I’ve been using git for about 18 months now and thought I knew it pretty well. Then we had Scott Chacon from GitHub over to do some training at LVS, a supplier/developer of betting/gaming software (where I’m currently contracting) and I learnt a ton in the first day.
As someone who’s always felt fairly comfortable in Git, I thought sharing some of the nuggets I learnt with the community might help someone to find an answer without needing to do lots of research.
We have a large Rails site live which runs with production level logging. Occasionally there is a problem where debug-level logs would help us track down a problem quickly, but we can’t restart one of the Rails servers to have logs put in debug mode for a single request (and don’t want to run in debug mode for long as the servers are heavily used).
For our purposes it would be nice to have just the log output for the single request we want to look at. Rails’ console and the app object to the rescue!
Having just launched a major Ruby on Rails site, there has been a period during which we’ve had to improve performance dramatically. While most of the benefits have been had by using a custom Rails middleware class there have been a number of actions that aren’t cacheable so I’ve needed to profile the request and then optimise some internals.
Fortunately starting with Leopard, Apple has included a patched version of Ruby that has DTrace probes support.
I recently had the time to ask Grandmaster Pan Sim Woon, 8th Dan in Taekwondo, some questions about his views in Taekwondo, poomsae and his upcoming web site.
There are times when Rails feels very heavy! Jason Seifer has joked for ages about how Rails can’t scale, and we all know that’s a fallacy, but there are times when you know a bit of code is simple and could be really lightweight but having it as part of a controller, having gone through the Rails routing process and all the filters would just slow it down.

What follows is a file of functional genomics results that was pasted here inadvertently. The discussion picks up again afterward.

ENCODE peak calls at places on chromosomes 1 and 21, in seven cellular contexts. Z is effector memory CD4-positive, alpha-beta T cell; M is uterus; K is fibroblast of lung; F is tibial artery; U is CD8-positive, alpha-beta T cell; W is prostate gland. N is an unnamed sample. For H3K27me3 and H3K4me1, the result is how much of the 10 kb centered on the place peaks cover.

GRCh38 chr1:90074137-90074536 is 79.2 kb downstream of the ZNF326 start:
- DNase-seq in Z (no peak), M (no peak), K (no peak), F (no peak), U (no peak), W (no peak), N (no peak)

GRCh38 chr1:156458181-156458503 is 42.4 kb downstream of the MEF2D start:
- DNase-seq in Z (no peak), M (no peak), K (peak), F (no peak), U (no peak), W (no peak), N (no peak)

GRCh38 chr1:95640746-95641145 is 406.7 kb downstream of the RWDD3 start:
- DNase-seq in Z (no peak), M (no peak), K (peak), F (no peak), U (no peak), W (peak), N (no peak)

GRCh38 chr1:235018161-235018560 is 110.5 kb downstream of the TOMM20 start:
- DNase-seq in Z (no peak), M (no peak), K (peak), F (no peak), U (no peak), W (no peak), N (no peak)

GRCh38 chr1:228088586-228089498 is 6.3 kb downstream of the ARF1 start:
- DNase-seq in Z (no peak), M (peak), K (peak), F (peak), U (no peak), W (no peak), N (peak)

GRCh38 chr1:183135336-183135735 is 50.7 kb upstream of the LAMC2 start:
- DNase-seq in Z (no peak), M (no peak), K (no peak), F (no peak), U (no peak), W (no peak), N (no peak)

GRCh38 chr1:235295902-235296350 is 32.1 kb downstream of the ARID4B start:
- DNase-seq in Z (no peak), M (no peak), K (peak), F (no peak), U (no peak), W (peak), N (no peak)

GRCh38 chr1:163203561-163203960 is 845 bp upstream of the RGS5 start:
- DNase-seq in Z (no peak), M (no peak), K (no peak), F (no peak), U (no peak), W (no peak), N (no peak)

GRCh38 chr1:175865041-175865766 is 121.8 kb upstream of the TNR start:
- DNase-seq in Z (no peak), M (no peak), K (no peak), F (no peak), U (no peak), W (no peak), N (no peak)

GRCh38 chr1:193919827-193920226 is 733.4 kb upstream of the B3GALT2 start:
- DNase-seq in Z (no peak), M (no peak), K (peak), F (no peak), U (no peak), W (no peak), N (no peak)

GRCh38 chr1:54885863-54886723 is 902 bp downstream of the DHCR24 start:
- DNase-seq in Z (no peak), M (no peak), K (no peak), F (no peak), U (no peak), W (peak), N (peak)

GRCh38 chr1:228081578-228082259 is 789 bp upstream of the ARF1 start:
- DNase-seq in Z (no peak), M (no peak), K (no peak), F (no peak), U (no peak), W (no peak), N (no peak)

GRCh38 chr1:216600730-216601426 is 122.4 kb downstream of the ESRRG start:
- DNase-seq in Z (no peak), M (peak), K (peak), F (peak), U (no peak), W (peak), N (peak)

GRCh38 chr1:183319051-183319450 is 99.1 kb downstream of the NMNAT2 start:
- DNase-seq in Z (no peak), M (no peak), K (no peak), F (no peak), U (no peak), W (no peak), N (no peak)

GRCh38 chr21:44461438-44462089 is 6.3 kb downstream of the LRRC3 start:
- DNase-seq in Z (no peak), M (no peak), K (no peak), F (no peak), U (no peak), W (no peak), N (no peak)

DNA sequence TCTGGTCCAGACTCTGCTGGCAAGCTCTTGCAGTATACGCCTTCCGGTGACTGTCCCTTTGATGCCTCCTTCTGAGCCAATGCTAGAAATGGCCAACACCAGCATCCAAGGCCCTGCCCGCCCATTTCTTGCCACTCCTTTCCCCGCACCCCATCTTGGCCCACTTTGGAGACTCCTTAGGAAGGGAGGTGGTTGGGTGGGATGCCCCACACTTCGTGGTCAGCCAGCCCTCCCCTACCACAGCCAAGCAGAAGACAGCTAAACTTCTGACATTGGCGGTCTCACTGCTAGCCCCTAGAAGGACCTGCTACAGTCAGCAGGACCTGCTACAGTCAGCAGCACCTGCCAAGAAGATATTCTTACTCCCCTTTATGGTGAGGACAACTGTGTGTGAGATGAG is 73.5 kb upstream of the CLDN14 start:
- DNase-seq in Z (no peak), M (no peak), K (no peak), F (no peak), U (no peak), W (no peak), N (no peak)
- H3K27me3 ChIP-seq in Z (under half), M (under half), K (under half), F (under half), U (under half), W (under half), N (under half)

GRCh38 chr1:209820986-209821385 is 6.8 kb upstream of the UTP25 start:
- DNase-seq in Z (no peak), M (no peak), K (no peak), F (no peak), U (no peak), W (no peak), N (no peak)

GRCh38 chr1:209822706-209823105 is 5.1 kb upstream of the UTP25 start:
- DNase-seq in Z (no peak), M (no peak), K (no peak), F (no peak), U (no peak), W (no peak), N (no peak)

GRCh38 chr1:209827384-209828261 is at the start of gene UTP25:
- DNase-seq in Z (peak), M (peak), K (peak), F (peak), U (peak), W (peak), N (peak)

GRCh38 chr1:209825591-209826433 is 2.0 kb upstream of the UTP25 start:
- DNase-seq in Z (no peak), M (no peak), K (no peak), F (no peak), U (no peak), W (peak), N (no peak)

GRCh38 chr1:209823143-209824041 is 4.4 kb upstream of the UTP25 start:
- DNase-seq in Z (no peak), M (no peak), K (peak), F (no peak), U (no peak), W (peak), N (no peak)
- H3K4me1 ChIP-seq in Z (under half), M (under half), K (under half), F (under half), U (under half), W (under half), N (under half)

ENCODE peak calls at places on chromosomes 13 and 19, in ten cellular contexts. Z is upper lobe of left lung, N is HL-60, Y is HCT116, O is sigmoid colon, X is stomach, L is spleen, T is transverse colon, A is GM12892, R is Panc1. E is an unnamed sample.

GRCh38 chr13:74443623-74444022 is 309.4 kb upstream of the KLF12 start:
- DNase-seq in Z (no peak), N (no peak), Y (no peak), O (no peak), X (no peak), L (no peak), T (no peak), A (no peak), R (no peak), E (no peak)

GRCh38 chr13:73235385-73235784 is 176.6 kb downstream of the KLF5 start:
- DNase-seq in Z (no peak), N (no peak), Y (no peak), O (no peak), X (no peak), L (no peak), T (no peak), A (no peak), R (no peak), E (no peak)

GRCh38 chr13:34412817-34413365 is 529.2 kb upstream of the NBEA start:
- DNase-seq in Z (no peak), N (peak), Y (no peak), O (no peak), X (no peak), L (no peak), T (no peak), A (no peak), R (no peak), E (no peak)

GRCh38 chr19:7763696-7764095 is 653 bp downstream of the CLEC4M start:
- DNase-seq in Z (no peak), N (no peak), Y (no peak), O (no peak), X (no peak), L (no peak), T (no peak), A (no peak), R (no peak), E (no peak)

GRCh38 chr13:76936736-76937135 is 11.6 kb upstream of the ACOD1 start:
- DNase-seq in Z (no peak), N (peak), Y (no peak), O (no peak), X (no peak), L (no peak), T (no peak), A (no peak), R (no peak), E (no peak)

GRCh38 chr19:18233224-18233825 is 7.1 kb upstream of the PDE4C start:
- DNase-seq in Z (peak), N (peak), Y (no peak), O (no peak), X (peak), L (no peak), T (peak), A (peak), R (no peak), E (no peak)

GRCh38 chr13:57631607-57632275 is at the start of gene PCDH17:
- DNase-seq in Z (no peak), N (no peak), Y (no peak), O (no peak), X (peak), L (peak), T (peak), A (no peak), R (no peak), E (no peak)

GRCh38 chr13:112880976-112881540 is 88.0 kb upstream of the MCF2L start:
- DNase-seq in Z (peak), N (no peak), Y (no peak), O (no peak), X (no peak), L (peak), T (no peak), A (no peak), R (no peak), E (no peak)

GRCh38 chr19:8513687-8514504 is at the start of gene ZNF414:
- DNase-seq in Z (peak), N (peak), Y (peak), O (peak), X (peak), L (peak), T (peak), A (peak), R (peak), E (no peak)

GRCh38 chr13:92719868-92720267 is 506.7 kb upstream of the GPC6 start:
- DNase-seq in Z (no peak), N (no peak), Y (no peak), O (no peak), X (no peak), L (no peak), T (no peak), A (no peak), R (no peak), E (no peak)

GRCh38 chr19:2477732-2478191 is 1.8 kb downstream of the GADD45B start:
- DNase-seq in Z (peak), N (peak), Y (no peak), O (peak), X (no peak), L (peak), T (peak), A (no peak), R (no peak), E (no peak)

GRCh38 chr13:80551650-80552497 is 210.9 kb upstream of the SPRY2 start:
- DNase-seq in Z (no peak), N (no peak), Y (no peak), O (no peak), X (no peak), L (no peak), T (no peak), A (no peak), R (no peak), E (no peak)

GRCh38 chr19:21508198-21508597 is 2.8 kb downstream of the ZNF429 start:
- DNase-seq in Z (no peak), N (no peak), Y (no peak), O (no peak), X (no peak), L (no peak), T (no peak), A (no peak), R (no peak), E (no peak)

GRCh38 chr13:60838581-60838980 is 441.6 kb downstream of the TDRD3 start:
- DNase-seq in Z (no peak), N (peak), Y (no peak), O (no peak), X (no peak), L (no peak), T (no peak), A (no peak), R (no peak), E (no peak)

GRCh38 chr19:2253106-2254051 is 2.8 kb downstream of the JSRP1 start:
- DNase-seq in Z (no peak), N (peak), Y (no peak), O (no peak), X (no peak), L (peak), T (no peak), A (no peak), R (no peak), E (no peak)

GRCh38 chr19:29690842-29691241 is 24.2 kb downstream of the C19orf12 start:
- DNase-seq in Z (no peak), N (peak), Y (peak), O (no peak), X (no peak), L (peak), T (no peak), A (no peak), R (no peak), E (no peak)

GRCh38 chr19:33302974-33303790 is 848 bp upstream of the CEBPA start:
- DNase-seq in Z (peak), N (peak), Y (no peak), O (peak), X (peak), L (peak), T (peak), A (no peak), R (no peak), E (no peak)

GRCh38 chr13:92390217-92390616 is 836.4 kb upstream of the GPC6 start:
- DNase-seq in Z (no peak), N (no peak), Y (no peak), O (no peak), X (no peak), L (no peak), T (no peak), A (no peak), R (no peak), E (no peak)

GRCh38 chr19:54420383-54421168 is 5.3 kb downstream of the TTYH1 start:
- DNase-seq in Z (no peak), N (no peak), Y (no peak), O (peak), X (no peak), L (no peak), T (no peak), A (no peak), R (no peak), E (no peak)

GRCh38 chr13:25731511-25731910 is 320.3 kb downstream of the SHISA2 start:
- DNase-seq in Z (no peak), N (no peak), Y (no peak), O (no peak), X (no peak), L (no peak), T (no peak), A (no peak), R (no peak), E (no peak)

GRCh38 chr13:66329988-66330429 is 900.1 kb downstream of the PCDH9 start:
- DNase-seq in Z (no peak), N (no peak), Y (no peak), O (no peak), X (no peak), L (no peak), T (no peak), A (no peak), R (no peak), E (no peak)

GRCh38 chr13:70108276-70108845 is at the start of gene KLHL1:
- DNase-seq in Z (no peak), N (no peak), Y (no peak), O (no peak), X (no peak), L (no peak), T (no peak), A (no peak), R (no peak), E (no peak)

At the end of 2008 Rail Metal was introduced and it came like a breath of fresh air. It simply works as a lightweight class dropped in to /app/metal/ that is given the opportunity to handle a request before the main Rails stack.
When I first started reading about Rails Metal/Middleware it seemed like a great idea, but it didn’t really offer anything with a real tangible benefit. Can it be used in real life, or is it a nice bit of icing – something fancy to show off to non-Rails/Rack developers?
You may be familiar with Sau Sheong Chang's blog at blog.saush.com and if not I'd recommend checking it out (after reading this blog post of course). Sau Sheong is an expert at describing how to create common web systems with very minimal Ruby code - see his blog posts on Clone TinyURL in 40 lines of Ruby code and Write an Internet search engine with 200 lines of Ruby code for more examples of what I'm talking about.
I actually found his book Ruby on Rails Web Mashup Projects on Amazon after reading his blog and snapped it up immediately, hoping it was just as good as his blog.
Do you need to know how to create an X.509/SSL encrypted client socket in Ruby? I did for a client and there wasn't anything complete on the net (that Google would find), so I found out and here's how I did it.
Many projects developed for a LAMP stack use the mainstay of subversion for version control. It's been a while since I've heard of anyone still using CVS and most LAMP projects haven't yet moved to git. As I'm a dual PHP/Ruby on Rails developer I've jumped the fence and now use git for hosting all projects (except for the ones at my current contract where subversion is still the department standard). There are many reasons why git is better than other version control systems, but in this article I'm just going to talk about one particular git host - GitHub.com and what makes it so great.
Often the term Agile means so many things to so many different people. Business people can think it means that the developers want to "wing it" without any formal planning. Developers can think that it means the business wants them to be constantly at their beckon call, dropping work to create their "latest urgent job" and doing more work with less people.
The truth of the matter is that this is slightly true to a certain point. It may sound to all the agile experts out there that I've been drinking or I don't really understand agile development or project management - trust me, I really grok agile and love living the agile way. My thoughts will become clear.